High temperatures due to global warming will be dramatic even for tardigrades
Global warming, a major aspect of climate change, is already causing a wide range of negative impacts on many habitats of our planet. It is thus of the utmost importance to understand how rising temperatures may affect animal health and welfare. A research group from the Department of Biology, University of Copenhagen has just shown that tardigrades are very vulnerable to long-term high temperature exposures. Animals, which in their desiccated state are best known for their extraordinary tolerance to extreme environments.
In a study published recently in Scientific Reports, Ricardo Neves and Nadja Møbjerg and colleagues at Department of Biology, University of Copenhagen present results on the tolerance to high temperatures of a tardigrade species. Tardigrades, commonly known as water bears or moss piglets, are microscopic invertebrates distributed worldwide in marine, freshwater and terrestrial microhabitats.
Ricardo Neves, Nadja Møbjerg and colleagues investigated the tolerance to high temperatures of Ramazzottius varieornatus, a tardigrade frequently found in transient freshwater habitats.
"The specimens used in this study were obtained from roof gutters of a house located in Nivå, Denmark. We evaluated the effect of exposures to high temperature in active and desiccated tardigrades, and we also investigated the effect of a brief acclimation period on active animals," explains postdoc Ricardo Neves.
Rather surprisingly the researchers estimated that for non-acclimated active tardigrades the median lethal temperature is 37.1°C, though a short acclimation period leads to a small but significant increase of the median lethal temperature to 37.6°C. Interestingly, this temperature is not far from the currently measured maximum temperature in Denmark, i.e. 36.4°C. As for the desiccated specimens, the authors observed that the estimated 50% mortality temperature is 82.7°C following 1 hour exposures, though a significant decrease to 63.1°C following 24 hour exposures was registered.
The research group used logistic models to estimate the median lethal temperature (at which 50% mortality is achieved) both for active and desiccated tardigrades.
Approximately 1300 tardigrade species have been described so far. The body of these minute animals is barrel-shaped (or dorsoventrally compressed) and divided into a head and a trunk with four pairs of legs. Their body length varies between 50 micrometers and 1.2 millimeters. Apart from their impressive ability to tolerate extreme environments, tardigrades are also very interesting because of their close evolutionary relationship with arthropods (e.g., insects, crustaceans, spiders).
As aquatic animals, tardigrades need to be surrounded in a film of water to be in their active state (i.e., feeding and reproducing). However, these critters are able to endure periods of desiccation (anhydrobiosis) by entering cryptobiosis, i.e., a reversible ametabolic state common especially among limno-terrestrial species. Succinctly, tardigrades enter the so-called "tun" state by contracting their anterior-posterior body axis, retracting their legs and rearranging the internal organs. This provides them with the capacity to tolerate severe environmental conditions including oxygen depletion (anoxybiosis), high toxicant concentrations (chemobiosis), high solute concentration (osmobiosis) and extremely low temperatures (cryobiosis).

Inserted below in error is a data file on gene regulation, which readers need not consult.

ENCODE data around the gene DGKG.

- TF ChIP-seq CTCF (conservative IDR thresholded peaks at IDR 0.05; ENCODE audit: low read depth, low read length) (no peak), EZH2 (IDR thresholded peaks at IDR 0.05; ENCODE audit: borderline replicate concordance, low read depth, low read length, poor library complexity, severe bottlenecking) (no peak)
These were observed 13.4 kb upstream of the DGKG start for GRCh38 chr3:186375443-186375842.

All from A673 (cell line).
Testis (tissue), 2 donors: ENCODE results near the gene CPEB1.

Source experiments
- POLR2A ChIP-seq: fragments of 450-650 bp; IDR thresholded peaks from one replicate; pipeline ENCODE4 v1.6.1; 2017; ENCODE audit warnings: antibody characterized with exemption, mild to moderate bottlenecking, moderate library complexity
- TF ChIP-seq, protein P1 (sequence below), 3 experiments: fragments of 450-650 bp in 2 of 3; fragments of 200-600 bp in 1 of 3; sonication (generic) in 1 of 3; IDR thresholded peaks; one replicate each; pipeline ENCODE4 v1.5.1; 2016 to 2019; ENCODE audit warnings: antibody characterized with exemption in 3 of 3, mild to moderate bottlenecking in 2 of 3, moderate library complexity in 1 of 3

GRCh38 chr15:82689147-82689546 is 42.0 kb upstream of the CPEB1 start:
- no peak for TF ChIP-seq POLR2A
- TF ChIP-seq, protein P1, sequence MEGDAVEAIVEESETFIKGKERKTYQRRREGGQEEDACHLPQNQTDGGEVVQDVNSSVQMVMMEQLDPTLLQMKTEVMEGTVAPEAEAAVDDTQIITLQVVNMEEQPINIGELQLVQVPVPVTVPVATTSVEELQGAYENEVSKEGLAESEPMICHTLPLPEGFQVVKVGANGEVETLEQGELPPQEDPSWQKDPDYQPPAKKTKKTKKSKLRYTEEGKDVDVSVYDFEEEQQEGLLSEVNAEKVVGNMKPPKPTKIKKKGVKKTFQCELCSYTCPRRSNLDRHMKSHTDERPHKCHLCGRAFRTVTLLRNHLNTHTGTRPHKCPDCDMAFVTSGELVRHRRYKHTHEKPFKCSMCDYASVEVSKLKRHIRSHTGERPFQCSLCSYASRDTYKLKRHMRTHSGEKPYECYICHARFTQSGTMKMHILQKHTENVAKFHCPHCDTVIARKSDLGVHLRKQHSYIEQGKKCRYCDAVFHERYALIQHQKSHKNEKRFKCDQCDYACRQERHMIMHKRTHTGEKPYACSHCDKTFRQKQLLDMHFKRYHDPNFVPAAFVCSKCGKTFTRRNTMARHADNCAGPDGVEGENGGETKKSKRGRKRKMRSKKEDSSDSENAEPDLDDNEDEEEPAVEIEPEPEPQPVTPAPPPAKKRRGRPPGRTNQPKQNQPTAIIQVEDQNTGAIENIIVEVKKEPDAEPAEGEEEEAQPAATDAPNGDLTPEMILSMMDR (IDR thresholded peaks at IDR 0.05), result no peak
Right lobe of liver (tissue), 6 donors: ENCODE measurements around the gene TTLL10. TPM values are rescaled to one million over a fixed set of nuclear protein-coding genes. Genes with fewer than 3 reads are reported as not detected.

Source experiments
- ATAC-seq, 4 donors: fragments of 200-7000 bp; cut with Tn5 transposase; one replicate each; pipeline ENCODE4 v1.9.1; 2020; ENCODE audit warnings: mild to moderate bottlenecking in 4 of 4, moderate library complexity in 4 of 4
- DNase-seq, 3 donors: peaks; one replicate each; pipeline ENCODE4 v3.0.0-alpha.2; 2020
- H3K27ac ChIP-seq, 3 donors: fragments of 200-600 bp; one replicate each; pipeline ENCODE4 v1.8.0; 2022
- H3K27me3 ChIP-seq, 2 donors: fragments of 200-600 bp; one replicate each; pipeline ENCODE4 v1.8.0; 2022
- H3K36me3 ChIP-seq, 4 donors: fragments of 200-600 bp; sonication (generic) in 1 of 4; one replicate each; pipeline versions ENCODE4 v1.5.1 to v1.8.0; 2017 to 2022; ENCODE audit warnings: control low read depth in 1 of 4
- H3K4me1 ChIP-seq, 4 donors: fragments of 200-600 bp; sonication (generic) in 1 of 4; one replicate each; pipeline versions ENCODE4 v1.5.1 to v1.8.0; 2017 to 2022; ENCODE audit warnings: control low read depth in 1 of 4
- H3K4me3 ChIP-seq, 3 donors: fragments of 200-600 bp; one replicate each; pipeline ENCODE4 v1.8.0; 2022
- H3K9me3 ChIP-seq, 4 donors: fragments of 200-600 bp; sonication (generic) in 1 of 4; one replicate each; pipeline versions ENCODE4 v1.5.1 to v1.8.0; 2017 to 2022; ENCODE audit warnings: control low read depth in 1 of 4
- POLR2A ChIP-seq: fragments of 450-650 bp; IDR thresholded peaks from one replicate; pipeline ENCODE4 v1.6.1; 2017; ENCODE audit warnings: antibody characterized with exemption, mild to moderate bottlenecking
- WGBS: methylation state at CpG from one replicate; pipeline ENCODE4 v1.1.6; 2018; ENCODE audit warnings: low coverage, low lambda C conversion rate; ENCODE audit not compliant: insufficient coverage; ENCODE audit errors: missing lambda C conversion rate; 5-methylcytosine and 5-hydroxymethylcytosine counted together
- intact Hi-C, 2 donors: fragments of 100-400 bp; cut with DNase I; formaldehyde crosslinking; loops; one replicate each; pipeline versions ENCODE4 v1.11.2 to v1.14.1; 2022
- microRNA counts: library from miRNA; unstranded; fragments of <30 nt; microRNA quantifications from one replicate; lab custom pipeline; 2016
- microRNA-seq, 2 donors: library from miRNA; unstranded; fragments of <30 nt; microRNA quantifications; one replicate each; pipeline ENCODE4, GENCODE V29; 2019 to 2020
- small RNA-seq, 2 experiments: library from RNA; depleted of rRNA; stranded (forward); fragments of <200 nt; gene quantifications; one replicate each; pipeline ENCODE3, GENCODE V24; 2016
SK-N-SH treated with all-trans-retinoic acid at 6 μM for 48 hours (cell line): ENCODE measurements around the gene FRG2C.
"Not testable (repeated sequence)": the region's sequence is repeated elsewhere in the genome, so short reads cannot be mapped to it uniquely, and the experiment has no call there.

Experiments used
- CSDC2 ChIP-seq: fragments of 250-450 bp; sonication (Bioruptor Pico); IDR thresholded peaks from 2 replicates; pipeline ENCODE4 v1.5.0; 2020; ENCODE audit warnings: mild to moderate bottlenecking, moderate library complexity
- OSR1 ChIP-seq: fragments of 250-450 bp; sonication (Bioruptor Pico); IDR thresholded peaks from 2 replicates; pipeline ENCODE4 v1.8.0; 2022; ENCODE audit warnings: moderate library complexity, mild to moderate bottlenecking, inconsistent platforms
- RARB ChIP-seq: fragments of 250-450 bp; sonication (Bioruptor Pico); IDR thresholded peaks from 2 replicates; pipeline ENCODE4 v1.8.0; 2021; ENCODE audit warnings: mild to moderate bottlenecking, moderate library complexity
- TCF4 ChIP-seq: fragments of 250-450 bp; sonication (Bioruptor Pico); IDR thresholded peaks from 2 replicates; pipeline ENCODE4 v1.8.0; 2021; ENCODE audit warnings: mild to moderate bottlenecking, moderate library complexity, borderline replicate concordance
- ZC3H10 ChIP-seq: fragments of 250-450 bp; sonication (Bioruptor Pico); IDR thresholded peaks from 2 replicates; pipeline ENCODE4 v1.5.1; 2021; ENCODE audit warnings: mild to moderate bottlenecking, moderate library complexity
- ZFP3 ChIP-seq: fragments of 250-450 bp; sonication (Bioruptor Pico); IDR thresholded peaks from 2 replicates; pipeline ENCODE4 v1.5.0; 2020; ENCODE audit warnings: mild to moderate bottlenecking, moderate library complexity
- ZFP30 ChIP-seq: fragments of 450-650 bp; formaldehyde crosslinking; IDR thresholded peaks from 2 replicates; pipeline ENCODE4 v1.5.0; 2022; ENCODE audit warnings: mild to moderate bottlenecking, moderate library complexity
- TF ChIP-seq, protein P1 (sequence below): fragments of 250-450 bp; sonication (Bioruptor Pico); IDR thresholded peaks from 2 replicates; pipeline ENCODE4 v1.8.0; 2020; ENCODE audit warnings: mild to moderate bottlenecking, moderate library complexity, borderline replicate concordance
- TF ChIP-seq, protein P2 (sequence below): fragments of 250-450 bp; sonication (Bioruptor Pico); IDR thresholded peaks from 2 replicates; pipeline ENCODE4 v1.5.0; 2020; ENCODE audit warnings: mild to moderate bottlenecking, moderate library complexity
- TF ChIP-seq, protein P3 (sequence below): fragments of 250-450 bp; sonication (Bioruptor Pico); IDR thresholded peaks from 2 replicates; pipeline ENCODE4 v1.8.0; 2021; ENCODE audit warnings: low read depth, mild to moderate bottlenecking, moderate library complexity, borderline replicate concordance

The extraordinary tolerance of tardigrades to extreme environments includes also high temperature endurance. Some tardigrade species were reported to tolerate temperatures as high as 151°C. However, the exposure time was only 30 minutes. Other studies on thermotolerance of desiccated (anhydrobiotic) tardigrades revealed that exposures higher than 80°C for 1 hour resulted in high mortality, with almost all specimens dying at temperatures above 103°C. It remained yet unknown how anhydrobiotic tardigrades handle exposures to high temperatures for long periods, i.e., exceeding 1 hour.
"From this study, we can conclude that active tardigrades are vulnerable to high temperatures, though it seems that these critters would be able to acclimatize to increasing temperatures in their natural habitat. Desiccated tardigrades are much more resilient and can endure temperatures much higher than those endured by active tardigrades. However, exposure-time is clearly a limiting factor that constrains their tolerance to high temperatures," says Ricardo Neves.
Indeed, although tardigrades are able to tolerate a diverse set of severe environmental conditions, their endurance to high temperatures is noticeably limited and this might actually be the Achilles heel of these otherwise super-resistant animals.